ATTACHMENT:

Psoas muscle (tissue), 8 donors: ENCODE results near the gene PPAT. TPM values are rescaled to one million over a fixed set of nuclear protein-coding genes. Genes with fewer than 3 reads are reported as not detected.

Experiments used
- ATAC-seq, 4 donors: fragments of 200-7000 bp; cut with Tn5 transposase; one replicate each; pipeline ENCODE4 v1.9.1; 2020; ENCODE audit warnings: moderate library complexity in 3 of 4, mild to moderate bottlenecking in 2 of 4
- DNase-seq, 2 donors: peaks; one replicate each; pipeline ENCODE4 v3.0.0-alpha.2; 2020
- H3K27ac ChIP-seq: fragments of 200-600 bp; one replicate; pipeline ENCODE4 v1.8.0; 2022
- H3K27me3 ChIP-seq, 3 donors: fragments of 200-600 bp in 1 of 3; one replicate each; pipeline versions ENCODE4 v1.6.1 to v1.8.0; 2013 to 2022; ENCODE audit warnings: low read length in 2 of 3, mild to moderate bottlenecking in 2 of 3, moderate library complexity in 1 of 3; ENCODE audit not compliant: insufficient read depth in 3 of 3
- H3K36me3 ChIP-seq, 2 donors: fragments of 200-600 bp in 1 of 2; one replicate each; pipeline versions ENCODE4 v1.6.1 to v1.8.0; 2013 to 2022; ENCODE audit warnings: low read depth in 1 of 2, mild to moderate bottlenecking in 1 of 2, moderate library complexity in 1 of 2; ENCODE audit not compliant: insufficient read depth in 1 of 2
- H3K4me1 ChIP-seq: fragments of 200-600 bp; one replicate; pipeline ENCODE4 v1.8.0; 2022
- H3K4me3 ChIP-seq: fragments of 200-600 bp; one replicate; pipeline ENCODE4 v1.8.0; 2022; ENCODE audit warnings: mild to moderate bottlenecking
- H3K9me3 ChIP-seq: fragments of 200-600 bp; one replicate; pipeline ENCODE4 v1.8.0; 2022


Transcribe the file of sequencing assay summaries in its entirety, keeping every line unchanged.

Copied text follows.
Psoas muscle (tissue), 8 donors: ENCODE results near the gene PPAT. TPM values are rescaled to one million over a fixed set of nuclear protein-coding genes. Genes with fewer than 3 reads are reported as not detected.

Experiments used
- ATAC-seq, 4 donors: fragments of 200-7000 bp; cut with Tn5 transposase; one replicate each; pipeline ENCODE4 v1.9.1; 2020; ENCODE audit warnings: moderate library complexity in 3 of 4, mild to moderate bottlenecking in 2 of 4
- DNase-seq, 2 donors: peaks; one replicate each; pipeline ENCODE4 v3.0.0-alpha.2; 2020
- H3K27ac ChIP-seq: fragments of 200-600 bp; one replicate; pipeline ENCODE4 v1.8.0; 2022
- H3K27me3 ChIP-seq, 3 donors: fragments of 200-600 bp in 1 of 3; one replicate each; pipeline versions ENCODE4 v1.6.1 to v1.8.0; 2013 to 2022; ENCODE audit warnings: low read length in 2 of 3, mild to moderate bottlenecking in 2 of 3, moderate library complexity in 1 of 3; ENCODE audit not compliant: insufficient read depth in 3 of 3
- H3K36me3 ChIP-seq, 2 donors: fragments of 200-600 bp in 1 of 2; one replicate each; pipeline versions ENCODE4 v1.6.1 to v1.8.0; 2013 to 2022; ENCODE audit warnings: low read depth in 1 of 2, mild to moderate bottlenecking in 1 of 2, moderate library complexity in 1 of 2; ENCODE audit not compliant: insufficient read depth in 1 of 2
- H3K4me1 ChIP-seq: fragments of 200-600 bp; one replicate; pipeline ENCODE4 v1.8.0; 2022
- H3K4me3 ChIP-seq: fragments of 200-600 bp; one replicate; pipeline ENCODE4 v1.8.0; 2022; ENCODE audit warnings: mild to moderate bottlenecking
- H3K9me3 ChIP-seq: fragments of 200-600 bp; one replicate; pipeline ENCODE4 v1.8.0; 2022